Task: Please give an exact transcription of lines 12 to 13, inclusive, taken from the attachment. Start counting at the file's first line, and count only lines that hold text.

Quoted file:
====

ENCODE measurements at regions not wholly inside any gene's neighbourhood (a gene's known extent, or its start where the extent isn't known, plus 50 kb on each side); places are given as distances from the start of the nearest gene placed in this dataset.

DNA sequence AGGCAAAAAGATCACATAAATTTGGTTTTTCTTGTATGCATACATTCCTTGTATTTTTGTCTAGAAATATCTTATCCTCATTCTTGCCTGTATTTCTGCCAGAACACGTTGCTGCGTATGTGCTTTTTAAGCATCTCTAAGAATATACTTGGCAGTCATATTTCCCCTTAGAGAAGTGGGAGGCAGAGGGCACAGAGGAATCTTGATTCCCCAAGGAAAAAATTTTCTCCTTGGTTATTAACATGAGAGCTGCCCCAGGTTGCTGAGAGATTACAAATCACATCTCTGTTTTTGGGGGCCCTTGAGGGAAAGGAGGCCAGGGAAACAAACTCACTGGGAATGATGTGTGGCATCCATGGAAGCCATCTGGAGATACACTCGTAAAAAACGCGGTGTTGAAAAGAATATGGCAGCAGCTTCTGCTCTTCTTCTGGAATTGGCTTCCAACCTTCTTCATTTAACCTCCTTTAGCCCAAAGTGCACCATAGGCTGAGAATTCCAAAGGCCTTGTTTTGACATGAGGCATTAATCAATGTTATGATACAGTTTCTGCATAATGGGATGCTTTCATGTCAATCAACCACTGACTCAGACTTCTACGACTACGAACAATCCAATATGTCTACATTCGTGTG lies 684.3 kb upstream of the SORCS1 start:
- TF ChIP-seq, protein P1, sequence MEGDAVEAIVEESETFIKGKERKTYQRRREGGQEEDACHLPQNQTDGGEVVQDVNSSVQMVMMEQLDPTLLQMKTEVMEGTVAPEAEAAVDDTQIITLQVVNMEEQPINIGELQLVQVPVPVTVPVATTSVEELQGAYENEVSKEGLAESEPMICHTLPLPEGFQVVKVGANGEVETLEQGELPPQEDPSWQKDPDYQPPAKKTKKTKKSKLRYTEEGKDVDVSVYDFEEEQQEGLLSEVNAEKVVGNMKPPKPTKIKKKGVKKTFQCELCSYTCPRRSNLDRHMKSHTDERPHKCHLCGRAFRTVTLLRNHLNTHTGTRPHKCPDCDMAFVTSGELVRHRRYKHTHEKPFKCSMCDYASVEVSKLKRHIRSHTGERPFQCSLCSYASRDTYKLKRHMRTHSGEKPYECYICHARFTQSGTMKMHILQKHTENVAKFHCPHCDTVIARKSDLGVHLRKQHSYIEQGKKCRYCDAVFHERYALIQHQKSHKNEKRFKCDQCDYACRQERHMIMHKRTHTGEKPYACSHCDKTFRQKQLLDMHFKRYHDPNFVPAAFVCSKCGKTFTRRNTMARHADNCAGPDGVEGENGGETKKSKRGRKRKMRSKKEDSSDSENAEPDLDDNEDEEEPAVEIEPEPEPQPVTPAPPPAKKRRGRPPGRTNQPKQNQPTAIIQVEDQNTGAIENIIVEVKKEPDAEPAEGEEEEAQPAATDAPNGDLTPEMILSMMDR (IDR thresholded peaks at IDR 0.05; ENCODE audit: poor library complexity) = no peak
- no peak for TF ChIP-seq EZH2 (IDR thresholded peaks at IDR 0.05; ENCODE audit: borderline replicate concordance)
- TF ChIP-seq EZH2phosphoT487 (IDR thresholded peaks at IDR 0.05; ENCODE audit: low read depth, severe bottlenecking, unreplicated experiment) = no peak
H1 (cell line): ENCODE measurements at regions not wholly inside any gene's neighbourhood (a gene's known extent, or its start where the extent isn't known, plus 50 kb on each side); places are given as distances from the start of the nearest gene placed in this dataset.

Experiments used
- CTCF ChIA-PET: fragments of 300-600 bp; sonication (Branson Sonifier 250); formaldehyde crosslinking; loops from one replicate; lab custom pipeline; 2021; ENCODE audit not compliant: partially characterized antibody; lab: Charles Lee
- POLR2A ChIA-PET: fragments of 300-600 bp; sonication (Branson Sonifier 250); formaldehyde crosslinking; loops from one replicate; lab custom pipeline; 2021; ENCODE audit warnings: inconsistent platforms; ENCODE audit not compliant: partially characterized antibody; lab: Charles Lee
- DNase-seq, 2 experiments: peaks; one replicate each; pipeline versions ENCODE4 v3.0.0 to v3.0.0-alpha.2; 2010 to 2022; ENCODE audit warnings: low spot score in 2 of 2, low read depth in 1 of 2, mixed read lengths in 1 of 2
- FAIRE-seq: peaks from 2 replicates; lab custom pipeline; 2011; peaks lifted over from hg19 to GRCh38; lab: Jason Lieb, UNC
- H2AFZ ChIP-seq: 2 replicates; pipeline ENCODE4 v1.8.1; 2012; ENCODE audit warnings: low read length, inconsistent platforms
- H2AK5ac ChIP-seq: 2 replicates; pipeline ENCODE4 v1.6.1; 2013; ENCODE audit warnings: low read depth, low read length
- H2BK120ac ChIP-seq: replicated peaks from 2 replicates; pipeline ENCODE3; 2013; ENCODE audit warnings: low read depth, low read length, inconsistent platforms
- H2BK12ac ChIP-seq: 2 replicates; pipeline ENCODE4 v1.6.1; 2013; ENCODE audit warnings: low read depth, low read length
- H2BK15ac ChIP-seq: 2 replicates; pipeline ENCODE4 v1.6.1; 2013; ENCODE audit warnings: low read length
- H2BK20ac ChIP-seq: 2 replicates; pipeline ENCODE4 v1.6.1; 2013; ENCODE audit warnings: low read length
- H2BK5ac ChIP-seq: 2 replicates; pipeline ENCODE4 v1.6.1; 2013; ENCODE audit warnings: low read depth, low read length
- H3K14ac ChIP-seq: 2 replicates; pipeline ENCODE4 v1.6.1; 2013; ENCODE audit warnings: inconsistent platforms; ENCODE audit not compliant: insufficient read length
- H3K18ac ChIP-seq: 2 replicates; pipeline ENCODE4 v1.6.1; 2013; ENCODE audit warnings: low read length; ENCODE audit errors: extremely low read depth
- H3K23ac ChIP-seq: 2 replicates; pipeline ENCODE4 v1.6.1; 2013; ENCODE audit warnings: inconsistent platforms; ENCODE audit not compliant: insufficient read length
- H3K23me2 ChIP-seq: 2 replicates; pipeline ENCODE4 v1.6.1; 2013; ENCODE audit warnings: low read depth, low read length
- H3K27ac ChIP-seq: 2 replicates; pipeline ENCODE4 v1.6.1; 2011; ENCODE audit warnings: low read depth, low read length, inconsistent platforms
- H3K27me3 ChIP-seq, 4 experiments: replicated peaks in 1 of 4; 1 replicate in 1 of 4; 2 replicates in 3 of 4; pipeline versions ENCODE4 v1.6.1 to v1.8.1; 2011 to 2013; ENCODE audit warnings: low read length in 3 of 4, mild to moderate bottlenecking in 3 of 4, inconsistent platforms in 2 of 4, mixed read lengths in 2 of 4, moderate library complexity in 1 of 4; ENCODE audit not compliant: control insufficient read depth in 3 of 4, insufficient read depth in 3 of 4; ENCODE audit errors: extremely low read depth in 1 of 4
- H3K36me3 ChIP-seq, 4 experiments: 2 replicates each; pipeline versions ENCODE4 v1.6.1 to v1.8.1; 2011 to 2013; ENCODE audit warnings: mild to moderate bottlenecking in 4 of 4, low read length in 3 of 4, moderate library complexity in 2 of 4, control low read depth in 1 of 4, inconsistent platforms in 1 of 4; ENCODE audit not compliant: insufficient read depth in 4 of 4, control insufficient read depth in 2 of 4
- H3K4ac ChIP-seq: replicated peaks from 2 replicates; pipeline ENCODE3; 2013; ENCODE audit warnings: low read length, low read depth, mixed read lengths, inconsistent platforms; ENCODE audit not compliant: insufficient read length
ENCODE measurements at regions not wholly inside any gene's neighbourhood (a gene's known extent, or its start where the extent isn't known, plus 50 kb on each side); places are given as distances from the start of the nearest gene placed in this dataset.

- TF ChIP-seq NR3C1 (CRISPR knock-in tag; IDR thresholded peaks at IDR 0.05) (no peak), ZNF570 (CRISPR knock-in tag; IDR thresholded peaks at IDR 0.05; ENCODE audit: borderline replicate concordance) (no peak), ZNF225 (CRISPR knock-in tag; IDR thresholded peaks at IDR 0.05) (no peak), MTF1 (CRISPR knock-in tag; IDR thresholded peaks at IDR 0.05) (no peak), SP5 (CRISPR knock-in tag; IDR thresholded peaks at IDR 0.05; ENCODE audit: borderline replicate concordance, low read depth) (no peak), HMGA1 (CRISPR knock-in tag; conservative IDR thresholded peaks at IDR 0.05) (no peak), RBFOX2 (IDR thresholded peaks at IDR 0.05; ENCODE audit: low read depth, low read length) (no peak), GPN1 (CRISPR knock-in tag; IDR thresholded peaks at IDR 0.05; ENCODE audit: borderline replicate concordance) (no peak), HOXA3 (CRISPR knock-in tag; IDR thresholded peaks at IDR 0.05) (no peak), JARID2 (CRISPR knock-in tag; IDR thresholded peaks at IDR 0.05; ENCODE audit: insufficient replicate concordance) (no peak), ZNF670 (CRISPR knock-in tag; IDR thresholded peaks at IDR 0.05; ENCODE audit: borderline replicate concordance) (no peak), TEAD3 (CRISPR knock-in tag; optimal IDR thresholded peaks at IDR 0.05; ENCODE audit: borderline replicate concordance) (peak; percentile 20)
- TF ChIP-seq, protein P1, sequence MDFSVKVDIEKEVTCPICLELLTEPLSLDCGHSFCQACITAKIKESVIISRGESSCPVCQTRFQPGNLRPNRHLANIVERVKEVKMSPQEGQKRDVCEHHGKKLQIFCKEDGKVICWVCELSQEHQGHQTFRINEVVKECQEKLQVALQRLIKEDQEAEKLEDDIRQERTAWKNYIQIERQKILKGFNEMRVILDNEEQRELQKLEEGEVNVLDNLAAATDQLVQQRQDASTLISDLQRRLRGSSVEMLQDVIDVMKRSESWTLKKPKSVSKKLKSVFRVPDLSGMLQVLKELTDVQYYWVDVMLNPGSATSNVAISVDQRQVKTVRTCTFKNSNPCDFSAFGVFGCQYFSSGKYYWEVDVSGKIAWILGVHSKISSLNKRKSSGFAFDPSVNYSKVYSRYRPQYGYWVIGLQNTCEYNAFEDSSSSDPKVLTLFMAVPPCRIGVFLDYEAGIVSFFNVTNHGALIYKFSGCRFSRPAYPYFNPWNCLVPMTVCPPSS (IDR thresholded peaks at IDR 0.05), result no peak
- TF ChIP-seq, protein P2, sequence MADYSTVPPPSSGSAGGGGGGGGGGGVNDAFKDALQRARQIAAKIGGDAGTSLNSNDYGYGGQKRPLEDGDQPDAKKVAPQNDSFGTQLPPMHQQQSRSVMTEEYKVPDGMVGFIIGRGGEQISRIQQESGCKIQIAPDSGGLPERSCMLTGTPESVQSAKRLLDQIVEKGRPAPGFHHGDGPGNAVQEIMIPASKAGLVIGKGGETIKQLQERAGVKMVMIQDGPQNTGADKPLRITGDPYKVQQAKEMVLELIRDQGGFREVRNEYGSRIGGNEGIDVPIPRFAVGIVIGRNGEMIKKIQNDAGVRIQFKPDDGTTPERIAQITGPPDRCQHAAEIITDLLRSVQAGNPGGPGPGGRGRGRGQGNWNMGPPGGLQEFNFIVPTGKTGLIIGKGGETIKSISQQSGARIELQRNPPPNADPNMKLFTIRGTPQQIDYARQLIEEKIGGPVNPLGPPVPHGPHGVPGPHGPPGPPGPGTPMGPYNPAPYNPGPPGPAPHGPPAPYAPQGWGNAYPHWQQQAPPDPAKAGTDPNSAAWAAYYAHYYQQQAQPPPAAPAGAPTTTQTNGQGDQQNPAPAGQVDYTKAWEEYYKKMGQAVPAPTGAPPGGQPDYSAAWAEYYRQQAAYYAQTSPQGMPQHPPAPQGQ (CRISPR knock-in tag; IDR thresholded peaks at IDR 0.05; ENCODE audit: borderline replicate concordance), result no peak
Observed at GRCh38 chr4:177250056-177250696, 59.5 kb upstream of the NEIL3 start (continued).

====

- H2AFZ ChIP-seq: 2 replicates; pipeline ENCODE4 v1.8.1; 2012; ENCODE audit warnings: low read length, inconsistent platforms
- H2AK5ac ChIP-seq: 2 replicates; pipeline ENCODE4 v1.6.1; 2013; ENCODE audit warnings: low read depth, low read length